only one in 20 in the EU. Considerably fewer people in the ACC (47%) are employed in the
services sector than in the EU (66%). 51% of the workforce in the ACC is over
the age of 40, compared to 47% in the current EU Member States. Some 40% of ACC workers believe their health and safety is at risk due to work, compared to only 27% in the EU.
The results of this survey offer an important first and unique comparative insight into working conditions in these countries. The findings provide a positive input to the socio-economic policies for the new enlarged European Union and will serve as a basis for monitoring trends in working conditions in an enlarged Europe. The Foundation's fourth European working conditions survey, planned for early 2005, will cover working conditions in the 25 EU Member States as well as candidate countries and selected third countries.
The survey is based on face-to-face interviews with a representative sample of a total of 11,000 workers: 1000 workers in each country, apart from Malta and Cyprus where 500 persons were interviewed.
The full report is available for downloading in the following languages: EN, FR, LT, BG, CS, ET, HU, SK, PL, SL, TR, RO, and LV, at www.eurofound.europa.eu/publications/htmlfiles/ef0306.htm
Further information regarding this press release or any other information from the European Foundation for the Improvement of Living and Working Conditions, please contact Mr. Måns Mårtensson, press officer, at Tel: +353-1-204 3124 | mobile: +353-876-593 507 | e-mail: firstname.lastname@example.org
Keep up with news from the European Foundation in http://eurofound.europa.eu/news
Why pay for items you may not ever use... get the Essential Practical Solutions from worldwide sources for your health, safety, fire and environment information needs. All at affordable prices and with powerful retrieval software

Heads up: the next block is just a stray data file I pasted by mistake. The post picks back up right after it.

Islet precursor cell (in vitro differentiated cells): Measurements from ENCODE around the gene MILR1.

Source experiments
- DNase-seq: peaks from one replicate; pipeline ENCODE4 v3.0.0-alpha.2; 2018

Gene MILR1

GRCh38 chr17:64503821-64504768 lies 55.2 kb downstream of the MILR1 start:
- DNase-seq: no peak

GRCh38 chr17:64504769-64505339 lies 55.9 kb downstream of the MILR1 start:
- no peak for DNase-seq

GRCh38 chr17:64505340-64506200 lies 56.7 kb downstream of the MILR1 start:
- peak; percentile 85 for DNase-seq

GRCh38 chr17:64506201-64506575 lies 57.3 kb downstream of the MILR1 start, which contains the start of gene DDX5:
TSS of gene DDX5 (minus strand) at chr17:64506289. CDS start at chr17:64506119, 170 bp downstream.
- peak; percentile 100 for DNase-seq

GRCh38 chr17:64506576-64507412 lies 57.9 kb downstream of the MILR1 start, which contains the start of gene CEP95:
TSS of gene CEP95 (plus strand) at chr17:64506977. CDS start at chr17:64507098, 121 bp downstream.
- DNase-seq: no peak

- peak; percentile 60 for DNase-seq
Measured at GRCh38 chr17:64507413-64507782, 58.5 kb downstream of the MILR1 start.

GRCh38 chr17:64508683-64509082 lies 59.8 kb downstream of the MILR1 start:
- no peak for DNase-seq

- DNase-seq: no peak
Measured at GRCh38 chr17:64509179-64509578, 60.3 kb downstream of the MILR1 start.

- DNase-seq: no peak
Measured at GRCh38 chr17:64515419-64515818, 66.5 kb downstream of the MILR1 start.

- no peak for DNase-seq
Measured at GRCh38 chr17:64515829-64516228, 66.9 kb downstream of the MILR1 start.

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RILOSH is a comprehensive database of bibliographic references and covers international as well as Canadian and American health and safety, chemical toxicology, environmental health, safety engineering, biotechnology, biohazards, workers' compensation and workplace disability information. Other major databases are:
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World of Work... the magazine of the International Labour Office ILO
The latest edition of The World of Work No. 48 2003 contains a range of topics from: Working out of poverty; New ILO study highlights labour trends worldwide, new publications and news from around the world.
World of Work is published four times per year in Chinese, Czech, Danish, Finnish, French, German, Hindi, Hungarian, Japanese, Norwegian, Russian, Slovak, Spanish and Swedish
Contact: The World of Work, ILO Department of Communications, CH 1211, Geneva 22. Switzerland | Tel: + 41 22 799 7912 | Fax: +41 22 799 8577 | www.ilo.org
November 2003 - US National Health Skin Month
The latest (November 2003) e-Newsletter from the US National Institute of Occupational Safety and Health contains a range of subjects including: